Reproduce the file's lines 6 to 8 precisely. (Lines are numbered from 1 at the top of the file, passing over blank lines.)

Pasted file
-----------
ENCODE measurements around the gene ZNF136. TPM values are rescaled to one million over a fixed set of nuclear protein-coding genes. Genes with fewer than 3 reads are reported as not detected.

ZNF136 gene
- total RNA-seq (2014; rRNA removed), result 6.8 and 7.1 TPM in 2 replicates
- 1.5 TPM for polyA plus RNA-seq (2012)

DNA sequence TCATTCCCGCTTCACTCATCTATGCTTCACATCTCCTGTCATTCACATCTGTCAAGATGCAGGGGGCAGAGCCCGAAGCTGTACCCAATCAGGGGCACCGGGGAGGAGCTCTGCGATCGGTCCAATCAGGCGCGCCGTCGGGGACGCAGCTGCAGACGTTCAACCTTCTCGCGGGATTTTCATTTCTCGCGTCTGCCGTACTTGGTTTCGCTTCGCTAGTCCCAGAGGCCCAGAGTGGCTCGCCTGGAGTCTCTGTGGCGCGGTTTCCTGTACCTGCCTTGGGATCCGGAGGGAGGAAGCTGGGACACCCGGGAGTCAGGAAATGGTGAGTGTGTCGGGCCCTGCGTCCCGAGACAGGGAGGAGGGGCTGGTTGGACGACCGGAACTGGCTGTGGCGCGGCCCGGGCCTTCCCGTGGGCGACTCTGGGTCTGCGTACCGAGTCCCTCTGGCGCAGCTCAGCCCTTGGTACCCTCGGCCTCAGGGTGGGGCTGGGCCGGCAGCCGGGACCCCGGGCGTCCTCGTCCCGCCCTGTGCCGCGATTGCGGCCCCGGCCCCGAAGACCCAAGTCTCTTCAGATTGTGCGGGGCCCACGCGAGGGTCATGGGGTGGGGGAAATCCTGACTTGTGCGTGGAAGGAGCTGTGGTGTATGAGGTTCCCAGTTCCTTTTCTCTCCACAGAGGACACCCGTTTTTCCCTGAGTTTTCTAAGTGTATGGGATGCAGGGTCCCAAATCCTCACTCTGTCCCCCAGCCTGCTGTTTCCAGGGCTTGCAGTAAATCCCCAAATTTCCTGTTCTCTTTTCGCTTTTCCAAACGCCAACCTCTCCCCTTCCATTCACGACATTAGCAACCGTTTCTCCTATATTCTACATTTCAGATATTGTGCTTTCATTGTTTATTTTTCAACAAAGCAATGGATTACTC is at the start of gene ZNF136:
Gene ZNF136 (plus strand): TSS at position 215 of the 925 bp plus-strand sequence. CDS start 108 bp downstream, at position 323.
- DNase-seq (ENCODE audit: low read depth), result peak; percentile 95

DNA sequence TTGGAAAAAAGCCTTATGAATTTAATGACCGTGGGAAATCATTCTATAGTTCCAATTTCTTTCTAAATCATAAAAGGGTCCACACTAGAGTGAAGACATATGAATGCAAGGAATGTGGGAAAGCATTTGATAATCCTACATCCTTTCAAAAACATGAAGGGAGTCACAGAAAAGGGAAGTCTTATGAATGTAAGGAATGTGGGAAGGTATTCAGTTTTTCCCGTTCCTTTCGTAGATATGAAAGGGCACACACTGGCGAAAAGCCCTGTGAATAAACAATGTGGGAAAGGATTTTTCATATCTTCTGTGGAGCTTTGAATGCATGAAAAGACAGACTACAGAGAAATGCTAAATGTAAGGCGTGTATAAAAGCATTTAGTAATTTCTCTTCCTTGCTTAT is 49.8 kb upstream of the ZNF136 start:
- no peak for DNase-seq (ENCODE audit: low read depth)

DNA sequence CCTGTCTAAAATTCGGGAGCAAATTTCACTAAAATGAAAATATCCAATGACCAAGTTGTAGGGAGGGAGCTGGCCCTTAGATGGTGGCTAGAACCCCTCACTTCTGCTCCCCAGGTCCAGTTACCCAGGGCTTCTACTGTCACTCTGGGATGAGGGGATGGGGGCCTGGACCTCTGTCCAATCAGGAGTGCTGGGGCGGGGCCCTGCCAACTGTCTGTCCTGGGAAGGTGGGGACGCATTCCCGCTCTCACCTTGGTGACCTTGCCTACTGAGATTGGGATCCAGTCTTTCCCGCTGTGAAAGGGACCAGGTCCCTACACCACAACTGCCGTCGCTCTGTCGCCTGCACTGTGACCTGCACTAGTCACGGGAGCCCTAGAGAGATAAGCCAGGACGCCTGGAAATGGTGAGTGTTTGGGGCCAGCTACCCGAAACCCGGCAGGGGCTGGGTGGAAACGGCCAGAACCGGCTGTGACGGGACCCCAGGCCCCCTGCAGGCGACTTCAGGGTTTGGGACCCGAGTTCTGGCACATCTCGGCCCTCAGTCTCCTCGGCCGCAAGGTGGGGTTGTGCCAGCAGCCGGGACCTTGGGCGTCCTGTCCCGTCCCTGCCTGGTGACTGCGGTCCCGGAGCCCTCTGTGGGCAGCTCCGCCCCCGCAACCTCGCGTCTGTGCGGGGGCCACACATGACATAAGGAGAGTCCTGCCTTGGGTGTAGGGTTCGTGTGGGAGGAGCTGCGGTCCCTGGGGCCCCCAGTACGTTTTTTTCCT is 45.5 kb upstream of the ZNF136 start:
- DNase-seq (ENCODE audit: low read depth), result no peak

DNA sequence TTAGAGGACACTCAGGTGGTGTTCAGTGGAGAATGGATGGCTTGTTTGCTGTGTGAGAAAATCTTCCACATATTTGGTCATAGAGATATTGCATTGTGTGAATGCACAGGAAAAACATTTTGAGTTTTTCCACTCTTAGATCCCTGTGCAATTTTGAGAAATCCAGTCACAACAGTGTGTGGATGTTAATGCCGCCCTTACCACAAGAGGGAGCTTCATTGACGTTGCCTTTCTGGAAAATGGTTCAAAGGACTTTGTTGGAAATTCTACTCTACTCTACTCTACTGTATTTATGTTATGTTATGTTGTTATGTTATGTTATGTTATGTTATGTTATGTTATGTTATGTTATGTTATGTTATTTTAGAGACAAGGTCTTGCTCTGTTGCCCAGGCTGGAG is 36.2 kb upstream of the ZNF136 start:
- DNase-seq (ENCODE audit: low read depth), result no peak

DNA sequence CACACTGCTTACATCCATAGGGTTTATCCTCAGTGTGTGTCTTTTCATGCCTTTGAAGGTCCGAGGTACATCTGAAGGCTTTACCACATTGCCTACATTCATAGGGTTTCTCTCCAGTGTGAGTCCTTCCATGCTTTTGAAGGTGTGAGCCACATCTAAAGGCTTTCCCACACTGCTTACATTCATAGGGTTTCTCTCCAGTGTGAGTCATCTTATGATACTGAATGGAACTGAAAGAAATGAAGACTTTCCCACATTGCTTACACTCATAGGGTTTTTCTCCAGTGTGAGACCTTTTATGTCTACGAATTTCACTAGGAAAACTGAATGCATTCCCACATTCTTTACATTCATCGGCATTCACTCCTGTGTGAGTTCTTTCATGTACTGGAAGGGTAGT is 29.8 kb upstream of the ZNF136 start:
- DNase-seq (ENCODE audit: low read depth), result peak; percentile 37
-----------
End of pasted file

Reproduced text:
Gene ZNF136 (plus strand): TSS at position 215 of the 925 bp plus-strand sequence. CDS start 108 bp downstream, at position 323.
- DNase-seq (ENCODE audit: low read depth), result peak; percentile 95

DNA sequence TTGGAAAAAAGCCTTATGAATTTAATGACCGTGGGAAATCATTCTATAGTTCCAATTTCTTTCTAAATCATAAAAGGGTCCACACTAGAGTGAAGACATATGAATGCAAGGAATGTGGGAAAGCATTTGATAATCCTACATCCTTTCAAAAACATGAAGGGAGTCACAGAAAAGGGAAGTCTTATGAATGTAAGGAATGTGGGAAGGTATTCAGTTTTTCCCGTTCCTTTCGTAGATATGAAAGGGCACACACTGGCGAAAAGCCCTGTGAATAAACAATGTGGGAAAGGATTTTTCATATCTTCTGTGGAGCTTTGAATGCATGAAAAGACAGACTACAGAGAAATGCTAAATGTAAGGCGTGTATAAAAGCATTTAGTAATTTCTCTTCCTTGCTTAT is 49.8 kb upstream of the ZNF136 start: